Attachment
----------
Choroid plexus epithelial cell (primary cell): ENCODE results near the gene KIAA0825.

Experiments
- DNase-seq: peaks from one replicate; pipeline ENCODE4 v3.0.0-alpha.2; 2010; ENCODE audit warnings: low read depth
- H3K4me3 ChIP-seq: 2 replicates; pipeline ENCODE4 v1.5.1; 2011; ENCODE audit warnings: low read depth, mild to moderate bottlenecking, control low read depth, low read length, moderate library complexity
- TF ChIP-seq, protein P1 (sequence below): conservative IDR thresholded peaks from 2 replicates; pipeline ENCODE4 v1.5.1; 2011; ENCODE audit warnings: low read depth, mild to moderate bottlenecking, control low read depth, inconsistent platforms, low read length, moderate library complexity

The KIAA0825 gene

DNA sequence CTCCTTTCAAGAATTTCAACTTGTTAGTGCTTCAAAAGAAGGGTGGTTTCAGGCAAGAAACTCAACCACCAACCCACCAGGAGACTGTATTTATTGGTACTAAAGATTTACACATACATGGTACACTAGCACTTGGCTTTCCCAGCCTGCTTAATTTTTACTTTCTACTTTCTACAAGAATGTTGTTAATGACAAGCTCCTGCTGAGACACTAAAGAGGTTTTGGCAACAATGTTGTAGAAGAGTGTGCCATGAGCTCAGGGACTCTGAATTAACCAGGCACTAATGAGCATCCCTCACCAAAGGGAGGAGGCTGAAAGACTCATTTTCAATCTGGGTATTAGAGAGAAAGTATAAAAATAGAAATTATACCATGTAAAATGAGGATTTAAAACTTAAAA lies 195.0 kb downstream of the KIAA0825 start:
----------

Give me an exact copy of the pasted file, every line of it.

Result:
Choroid plexus epithelial cell (primary cell): ENCODE results near the gene KIAA0825.

Experiments
- DNase-seq: peaks from one replicate; pipeline ENCODE4 v3.0.0-alpha.2; 2010; ENCODE audit warnings: low read depth
- H3K4me3 ChIP-seq: 2 replicates; pipeline ENCODE4 v1.5.1; 2011; ENCODE audit warnings: low read depth, mild to moderate bottlenecking, control low read depth, low read length, moderate library complexity
- TF ChIP-seq, protein P1 (sequence below): conservative IDR thresholded peaks from 2 replicates; pipeline ENCODE4 v1.5.1; 2011; ENCODE audit warnings: low read depth, mild to moderate bottlenecking, control low read depth, inconsistent platforms, low read length, moderate library complexity

The KIAA0825 gene

DNA sequence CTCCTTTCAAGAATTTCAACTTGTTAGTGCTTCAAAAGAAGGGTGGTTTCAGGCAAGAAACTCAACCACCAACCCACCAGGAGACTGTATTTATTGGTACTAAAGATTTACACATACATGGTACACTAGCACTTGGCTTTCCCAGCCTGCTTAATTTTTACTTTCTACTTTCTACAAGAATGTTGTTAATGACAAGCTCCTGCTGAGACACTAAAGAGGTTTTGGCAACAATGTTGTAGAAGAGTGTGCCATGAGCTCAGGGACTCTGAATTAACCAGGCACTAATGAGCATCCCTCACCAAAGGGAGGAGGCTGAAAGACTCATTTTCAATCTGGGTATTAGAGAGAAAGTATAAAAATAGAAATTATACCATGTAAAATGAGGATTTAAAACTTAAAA lies 195.0 kb downstream of the KIAA0825 start: